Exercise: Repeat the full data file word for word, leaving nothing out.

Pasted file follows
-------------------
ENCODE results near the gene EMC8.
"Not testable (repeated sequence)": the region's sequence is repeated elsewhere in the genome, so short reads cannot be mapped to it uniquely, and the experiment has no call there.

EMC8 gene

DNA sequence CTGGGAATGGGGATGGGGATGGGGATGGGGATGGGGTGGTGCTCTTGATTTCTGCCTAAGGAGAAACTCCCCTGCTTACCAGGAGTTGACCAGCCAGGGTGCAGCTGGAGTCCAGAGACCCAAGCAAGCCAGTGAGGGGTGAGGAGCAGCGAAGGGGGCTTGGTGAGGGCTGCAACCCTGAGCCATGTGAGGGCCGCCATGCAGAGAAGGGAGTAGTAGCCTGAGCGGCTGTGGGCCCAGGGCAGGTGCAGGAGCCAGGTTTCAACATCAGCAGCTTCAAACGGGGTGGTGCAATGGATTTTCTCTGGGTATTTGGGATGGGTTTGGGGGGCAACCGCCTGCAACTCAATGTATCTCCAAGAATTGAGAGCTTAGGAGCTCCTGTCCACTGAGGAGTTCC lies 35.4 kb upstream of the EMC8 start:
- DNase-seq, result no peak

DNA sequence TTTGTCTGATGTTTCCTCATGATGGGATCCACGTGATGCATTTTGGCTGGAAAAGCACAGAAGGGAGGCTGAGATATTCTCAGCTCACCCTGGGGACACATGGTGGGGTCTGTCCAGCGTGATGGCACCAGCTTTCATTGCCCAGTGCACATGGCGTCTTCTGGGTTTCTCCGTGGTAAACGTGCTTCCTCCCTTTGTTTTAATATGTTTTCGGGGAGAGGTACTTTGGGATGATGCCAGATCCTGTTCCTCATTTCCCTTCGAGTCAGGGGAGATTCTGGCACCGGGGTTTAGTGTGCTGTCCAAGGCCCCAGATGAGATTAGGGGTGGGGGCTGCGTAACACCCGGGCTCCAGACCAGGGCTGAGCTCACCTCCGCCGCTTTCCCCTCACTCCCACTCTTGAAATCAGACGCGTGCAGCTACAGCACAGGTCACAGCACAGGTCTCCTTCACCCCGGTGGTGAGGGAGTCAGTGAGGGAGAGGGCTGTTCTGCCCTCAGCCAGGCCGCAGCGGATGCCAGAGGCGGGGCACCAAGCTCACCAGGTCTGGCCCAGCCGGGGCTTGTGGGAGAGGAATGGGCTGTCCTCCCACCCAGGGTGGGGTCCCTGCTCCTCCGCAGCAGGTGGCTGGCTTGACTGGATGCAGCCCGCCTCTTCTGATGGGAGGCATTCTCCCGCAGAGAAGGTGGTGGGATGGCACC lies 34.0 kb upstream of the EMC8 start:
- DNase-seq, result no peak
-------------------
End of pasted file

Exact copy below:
ENCODE results near the gene EMC8.
"Not testable (repeated sequence)": the region's sequence is repeated elsewhere in the genome, so short reads cannot be mapped to it uniquely, and the experiment has no call there.

EMC8 gene

DNA sequence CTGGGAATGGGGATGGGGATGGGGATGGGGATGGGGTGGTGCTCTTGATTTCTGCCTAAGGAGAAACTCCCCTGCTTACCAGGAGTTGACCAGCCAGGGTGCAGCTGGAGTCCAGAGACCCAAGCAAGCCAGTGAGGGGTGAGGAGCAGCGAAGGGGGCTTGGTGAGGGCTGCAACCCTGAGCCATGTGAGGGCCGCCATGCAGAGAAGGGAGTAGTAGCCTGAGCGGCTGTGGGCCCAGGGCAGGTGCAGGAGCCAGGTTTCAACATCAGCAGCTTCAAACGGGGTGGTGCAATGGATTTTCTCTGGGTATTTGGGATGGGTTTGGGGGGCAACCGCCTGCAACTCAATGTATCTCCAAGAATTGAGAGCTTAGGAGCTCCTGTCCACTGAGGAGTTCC lies 35.4 kb upstream of the EMC8 start:
- DNase-seq, result no peak

DNA sequence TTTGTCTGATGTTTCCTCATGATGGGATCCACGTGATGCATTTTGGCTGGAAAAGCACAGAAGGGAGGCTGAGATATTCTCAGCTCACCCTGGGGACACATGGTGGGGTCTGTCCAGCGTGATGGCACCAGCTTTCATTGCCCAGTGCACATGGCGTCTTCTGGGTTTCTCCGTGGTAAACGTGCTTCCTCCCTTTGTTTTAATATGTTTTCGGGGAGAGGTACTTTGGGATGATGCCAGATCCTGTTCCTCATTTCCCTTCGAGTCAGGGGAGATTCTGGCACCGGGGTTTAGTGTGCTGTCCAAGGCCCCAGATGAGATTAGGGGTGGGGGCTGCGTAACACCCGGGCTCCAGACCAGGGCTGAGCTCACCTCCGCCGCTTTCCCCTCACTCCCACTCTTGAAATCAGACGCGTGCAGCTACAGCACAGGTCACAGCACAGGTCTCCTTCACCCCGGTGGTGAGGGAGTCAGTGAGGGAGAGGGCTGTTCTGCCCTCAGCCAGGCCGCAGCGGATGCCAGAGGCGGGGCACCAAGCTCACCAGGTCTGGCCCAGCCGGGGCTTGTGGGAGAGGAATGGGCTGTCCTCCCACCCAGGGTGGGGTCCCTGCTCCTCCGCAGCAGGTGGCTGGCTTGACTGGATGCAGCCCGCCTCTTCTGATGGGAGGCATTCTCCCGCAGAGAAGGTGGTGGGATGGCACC lies 34.0 kb upstream of the EMC8 start:
- DNase-seq, result no peak